Personal Finance: Know how much you’re willing to lose before investing

Personal Finance: Know how much you’re willing to lose before investing

Imagine heading off to work, knowing the stock market was likely to open higher. On the commute, you hear that a salvo of tweets has caused the Dow to sink 600 points and your 401(k) to lose 2% (well, it could happen). If you sigh quietly and switch the station to Easy Listening, this column is not for you.

If, however, you log into your account four times before lunch, then you may need to step back and assess the risk in your portfolio. All investments involve some degree of risk. The key to success is taking action to understand it and to find the level with which you are comfortable. This is easier said than done, and many investors learn too late that their appetite for risk is actually lower than their allocation reflects.

Let’s begin with a definition. In modern financial theory, risk has a fairly precise meaning: the standard deviation of returns over some period of time. Not exactly helpful for most of us trying to get through to retirement. This mathematical definition of “risk” is really a measure of the uncertainty of expected returns, or more descriptively the volatility, both upward and downward. But individuals are most concerned about downside disappointments; we don’t think of above-average returns in terms of risk.

A more useful (and intuitive) construct for retirement savers is the likelihood of losing money. Every member of the investment universe carries some possibility of loss. Even “risk-free” assets like U.S. Treasury Bonds can decline in value when interest rates rise, while investments in highly speculative companies or asset classes (Bitcoin anyone?) can realize substantial declines or even go to zero. The object is to understand the level of risk you are taking on before you actually face the test.

Risk is attenuated by diversification: blending investments of varying degrees of volatility to arrive at an aggregated collection that is conducive to a good night’s sleep. Actually constructing the finished portfolio, especially in a 401(k) with limited investment options, is relatively straightforward with the tools available in most plans. Assessing the risk with which you are at ease can be the harder part.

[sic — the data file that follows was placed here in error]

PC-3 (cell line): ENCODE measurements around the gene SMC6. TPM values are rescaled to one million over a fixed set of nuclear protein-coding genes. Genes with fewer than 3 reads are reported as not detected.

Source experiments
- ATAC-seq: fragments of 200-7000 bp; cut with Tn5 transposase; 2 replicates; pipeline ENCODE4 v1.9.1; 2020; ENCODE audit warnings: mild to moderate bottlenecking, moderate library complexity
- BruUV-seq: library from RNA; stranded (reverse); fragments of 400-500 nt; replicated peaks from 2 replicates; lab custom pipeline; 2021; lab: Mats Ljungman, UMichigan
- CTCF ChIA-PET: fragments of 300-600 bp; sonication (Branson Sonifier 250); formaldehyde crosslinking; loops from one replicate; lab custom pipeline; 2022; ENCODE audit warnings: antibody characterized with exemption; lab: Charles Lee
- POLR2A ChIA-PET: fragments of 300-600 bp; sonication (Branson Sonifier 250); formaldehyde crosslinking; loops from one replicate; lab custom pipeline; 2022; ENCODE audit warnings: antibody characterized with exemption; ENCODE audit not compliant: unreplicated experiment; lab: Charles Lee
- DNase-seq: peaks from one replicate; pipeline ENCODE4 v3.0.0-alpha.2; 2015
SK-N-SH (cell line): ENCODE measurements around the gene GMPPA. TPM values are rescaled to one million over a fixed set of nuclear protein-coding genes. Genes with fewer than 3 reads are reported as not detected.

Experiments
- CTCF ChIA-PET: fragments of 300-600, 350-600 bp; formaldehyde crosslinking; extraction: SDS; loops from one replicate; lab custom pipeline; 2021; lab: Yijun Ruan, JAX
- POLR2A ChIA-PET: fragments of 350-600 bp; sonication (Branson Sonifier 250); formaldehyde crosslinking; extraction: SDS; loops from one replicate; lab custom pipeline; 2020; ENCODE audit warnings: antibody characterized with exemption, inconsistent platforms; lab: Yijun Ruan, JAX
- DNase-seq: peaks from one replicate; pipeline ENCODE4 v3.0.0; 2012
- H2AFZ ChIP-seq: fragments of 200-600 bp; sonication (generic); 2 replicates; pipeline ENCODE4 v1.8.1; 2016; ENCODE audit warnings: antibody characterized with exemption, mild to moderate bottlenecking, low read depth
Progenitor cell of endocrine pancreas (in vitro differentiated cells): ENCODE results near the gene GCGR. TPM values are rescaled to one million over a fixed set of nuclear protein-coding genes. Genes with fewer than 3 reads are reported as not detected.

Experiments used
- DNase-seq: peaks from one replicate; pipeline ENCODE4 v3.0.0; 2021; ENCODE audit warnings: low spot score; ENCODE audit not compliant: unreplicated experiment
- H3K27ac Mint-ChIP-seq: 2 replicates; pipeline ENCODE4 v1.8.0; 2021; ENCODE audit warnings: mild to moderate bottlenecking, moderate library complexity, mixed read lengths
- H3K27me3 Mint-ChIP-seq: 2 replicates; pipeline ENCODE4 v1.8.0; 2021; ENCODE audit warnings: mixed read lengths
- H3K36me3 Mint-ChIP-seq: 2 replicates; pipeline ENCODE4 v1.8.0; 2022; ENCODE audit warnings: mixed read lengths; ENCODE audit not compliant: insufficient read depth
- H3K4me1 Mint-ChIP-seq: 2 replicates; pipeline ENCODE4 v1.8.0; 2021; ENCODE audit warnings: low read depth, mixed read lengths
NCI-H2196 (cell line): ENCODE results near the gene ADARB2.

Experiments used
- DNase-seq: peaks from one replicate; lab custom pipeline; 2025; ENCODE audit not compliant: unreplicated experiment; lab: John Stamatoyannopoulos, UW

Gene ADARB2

The first question to consider is time. It is essential to define a horizon over which your goals are to be attained. If you are within just a few years of the finish line, then you will most likely want to constrain your risk, given the limited time to recover from a crash. On the other hand, all else equal, 30 years until retirement leaves room for a more aggressive stance, knowing that the inevitable declines are likely to be more than offset.

Regardless of chronological considerations, personal preferences also play a large role. Some people are inherently risk-averse (constitutionally unsuited to suffering losses), while others are natural risk-takers (i.e., willing to answer the question: “does this outfit make me look fat?”) It is essential to identify your own comfort level.

There are excellent tools for assessing risk tolerance. Most likely, your retirement plan provider has a tool on their website that walks you through a series of questions to provide a score which you can use in selecting the appropriate mix. Also, most of the large brokerage firms and mutual fund companies offer risk questionnaires. And the University of Missouri has an interesting risk assessment tool that benchmarks you against other participants in their large research study (pfp.missouri.edu under the “research” tab).

Risk is an inherent aspect of investing. To be successful (and sanguine), build your portfolio upon the cornerstone of your own personal risk tolerance.

Christopher A. Hopkins, CFA
Vice President and Portfolio Manager
Barnett & Company

Chris Hopkins

Chris Hopkins, CFA, is Vice President and Portfolio Manager for Barnett & Company. He is a native of Whittier, California and has lived in Chattanooga since 1988. He began his career in finance in 1998, following twenty years in manufacturing management. Chris joined Barnett & Company in 2004. He served for twelve years an adjunct professor of Finance at UTC, and writes a weekly column for the Chattanooga Times Free Press on finance and economics. He is currently president of the CFA Society of East Tennessee, and is a member of the North Carolina and South Carolina CFA Societies as well as the National Association for Business Economics. He presently serves as city council representative on the Chattanooga fire and police pension board, and is member of the finance committee for the AIM Center. Chris holds the Chartered Financial Analyst (CFA) professional designation. He received Bachelor’s degrees in Physics and Economics from California State University at Fullerton, and earned his MBA from the University of Tennessee at Chattanooga.
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